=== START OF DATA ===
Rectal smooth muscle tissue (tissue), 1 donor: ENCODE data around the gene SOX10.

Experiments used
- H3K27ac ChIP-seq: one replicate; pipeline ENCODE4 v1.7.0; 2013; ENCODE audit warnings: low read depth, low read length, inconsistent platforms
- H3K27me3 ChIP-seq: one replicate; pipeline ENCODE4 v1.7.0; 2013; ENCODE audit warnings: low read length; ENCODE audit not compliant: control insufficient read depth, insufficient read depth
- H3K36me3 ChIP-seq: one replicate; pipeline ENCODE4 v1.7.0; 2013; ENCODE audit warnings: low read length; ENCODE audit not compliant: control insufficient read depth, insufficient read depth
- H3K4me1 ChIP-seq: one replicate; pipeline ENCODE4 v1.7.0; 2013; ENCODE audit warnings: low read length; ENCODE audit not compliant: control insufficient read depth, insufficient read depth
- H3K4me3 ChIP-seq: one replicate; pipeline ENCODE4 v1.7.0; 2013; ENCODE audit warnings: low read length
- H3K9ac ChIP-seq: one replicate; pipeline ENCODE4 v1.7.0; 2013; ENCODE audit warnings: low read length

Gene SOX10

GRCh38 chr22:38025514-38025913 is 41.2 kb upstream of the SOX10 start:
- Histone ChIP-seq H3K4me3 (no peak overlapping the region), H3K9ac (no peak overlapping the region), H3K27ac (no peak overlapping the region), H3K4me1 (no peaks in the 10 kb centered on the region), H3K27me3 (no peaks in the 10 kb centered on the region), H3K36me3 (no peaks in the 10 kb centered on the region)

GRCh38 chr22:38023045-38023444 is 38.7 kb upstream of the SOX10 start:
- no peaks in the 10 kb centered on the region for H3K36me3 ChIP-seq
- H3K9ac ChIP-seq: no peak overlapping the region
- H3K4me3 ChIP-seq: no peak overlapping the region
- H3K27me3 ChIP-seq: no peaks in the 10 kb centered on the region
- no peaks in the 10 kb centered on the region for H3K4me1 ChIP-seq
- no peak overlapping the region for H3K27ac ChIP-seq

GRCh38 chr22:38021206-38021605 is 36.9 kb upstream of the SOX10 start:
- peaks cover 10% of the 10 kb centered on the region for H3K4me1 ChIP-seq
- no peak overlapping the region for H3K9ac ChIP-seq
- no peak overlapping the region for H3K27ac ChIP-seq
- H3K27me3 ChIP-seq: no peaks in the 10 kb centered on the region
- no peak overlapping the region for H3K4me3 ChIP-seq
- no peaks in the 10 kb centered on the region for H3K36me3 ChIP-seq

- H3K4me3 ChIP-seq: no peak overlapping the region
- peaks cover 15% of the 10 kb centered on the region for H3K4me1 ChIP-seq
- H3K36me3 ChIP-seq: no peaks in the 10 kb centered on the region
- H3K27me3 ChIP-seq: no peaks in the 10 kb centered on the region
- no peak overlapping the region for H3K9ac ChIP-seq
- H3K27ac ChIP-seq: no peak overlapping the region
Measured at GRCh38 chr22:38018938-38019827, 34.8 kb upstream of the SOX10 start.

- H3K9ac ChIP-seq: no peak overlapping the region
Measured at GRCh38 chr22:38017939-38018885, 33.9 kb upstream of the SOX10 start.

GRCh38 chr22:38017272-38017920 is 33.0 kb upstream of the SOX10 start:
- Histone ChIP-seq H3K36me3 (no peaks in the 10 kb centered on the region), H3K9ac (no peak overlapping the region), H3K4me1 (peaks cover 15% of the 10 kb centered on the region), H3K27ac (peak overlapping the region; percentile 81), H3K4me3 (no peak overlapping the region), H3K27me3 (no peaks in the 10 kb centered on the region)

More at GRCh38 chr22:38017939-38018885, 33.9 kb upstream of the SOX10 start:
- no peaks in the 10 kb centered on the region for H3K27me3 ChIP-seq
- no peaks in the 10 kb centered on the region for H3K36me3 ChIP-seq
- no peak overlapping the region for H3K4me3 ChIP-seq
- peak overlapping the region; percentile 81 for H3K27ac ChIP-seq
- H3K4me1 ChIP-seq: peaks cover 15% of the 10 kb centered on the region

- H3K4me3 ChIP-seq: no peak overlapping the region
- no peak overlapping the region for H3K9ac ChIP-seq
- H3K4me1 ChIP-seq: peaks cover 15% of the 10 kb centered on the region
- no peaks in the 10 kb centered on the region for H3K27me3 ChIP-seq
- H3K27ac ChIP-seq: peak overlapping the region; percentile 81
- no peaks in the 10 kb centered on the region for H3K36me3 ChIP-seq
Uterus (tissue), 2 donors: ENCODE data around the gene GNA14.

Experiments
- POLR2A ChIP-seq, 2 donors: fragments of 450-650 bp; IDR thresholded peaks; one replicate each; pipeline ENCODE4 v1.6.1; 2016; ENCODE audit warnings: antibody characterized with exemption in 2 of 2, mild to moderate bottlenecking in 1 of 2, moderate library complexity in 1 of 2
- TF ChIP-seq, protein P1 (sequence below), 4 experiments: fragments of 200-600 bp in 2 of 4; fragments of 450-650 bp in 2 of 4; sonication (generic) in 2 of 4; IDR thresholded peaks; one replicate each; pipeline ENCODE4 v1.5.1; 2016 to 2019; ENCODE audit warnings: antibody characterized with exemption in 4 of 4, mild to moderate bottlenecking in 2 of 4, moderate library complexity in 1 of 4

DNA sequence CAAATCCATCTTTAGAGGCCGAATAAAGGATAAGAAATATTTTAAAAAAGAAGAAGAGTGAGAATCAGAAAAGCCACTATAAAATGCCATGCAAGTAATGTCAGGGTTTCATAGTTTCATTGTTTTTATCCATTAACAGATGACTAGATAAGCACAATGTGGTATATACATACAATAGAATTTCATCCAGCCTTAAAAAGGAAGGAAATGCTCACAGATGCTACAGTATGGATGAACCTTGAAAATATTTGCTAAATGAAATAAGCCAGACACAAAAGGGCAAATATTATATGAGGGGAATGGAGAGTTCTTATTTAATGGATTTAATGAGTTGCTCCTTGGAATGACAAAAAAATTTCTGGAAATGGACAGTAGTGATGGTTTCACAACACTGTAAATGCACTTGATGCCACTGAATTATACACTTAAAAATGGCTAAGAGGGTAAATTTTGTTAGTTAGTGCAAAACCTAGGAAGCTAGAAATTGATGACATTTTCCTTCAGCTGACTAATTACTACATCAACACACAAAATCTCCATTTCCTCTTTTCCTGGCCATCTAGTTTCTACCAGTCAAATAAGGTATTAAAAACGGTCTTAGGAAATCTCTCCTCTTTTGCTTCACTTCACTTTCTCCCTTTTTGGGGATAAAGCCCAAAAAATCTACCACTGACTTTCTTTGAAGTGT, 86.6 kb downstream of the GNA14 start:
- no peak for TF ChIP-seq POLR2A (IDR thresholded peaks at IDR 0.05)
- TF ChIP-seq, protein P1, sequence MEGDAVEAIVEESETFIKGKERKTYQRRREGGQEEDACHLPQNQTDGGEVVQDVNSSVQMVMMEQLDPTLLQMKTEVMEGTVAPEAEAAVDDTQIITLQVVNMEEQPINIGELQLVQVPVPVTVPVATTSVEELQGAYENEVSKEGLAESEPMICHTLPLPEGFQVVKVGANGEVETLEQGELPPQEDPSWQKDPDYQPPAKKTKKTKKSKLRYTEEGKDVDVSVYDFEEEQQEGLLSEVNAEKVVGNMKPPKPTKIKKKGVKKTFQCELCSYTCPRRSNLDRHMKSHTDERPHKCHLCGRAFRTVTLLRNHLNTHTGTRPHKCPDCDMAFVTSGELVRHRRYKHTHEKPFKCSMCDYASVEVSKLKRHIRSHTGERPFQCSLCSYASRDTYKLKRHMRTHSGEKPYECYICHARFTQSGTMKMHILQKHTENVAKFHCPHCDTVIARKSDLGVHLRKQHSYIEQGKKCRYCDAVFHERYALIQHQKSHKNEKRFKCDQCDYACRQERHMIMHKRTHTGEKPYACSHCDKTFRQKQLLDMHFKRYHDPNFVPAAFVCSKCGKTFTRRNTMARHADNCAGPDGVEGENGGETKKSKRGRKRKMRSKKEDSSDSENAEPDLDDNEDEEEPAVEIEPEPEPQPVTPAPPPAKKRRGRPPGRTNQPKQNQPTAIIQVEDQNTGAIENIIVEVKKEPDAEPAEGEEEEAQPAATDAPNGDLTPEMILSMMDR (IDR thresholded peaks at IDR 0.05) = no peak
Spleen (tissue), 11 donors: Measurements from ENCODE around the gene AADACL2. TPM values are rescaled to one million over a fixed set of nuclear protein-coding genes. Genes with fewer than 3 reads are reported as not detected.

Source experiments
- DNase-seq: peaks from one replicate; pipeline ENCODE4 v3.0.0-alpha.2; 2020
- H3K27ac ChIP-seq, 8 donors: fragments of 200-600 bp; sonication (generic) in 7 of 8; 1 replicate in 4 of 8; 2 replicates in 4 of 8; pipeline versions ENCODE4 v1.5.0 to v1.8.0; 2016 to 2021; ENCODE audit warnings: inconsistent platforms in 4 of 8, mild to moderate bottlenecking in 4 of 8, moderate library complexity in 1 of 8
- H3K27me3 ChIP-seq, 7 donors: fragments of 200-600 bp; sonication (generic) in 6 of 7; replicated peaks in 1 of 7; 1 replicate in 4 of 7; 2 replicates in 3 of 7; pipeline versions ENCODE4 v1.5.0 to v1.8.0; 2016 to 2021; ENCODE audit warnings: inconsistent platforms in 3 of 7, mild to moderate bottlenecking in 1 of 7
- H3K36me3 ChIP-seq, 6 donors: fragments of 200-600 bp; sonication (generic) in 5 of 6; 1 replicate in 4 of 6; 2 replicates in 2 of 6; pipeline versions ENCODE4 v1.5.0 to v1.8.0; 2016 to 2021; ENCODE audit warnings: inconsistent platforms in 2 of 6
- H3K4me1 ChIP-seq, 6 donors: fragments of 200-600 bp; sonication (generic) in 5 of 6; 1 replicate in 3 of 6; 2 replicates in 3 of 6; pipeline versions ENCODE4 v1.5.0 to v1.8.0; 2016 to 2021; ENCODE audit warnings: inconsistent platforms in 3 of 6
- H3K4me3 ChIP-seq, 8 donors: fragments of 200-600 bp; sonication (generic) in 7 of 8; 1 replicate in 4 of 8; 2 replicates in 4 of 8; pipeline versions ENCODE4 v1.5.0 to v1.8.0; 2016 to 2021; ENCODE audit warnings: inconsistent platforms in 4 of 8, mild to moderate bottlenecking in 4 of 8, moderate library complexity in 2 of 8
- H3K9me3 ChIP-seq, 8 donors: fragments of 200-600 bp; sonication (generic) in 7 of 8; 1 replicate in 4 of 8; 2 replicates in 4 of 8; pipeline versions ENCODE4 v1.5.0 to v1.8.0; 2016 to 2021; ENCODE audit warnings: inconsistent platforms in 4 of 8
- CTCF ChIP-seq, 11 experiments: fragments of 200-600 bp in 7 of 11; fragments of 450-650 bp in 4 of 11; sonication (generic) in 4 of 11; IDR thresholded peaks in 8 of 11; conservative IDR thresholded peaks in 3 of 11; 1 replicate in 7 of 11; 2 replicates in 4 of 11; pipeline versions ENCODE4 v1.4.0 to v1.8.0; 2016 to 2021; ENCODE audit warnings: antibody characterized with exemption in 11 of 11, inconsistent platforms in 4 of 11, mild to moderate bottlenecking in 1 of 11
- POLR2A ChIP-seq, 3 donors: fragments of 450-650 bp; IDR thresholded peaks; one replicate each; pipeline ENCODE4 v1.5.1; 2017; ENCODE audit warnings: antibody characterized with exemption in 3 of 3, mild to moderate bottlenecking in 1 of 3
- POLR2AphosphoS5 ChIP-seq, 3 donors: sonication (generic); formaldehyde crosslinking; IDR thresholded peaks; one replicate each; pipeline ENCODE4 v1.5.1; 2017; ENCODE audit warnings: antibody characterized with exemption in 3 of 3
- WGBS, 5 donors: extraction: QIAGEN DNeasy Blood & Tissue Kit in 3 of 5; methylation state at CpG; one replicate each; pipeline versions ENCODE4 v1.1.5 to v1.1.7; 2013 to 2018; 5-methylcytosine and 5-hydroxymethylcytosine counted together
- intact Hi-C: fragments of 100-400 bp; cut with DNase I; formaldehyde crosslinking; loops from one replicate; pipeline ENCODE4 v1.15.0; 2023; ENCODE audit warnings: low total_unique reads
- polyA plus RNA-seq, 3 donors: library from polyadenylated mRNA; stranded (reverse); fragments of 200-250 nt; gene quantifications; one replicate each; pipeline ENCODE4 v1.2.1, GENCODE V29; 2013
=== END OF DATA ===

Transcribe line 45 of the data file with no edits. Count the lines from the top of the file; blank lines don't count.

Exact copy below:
- H3K4me1 ChIP-seq: peaks cover 15% of the 10 kb centered on the region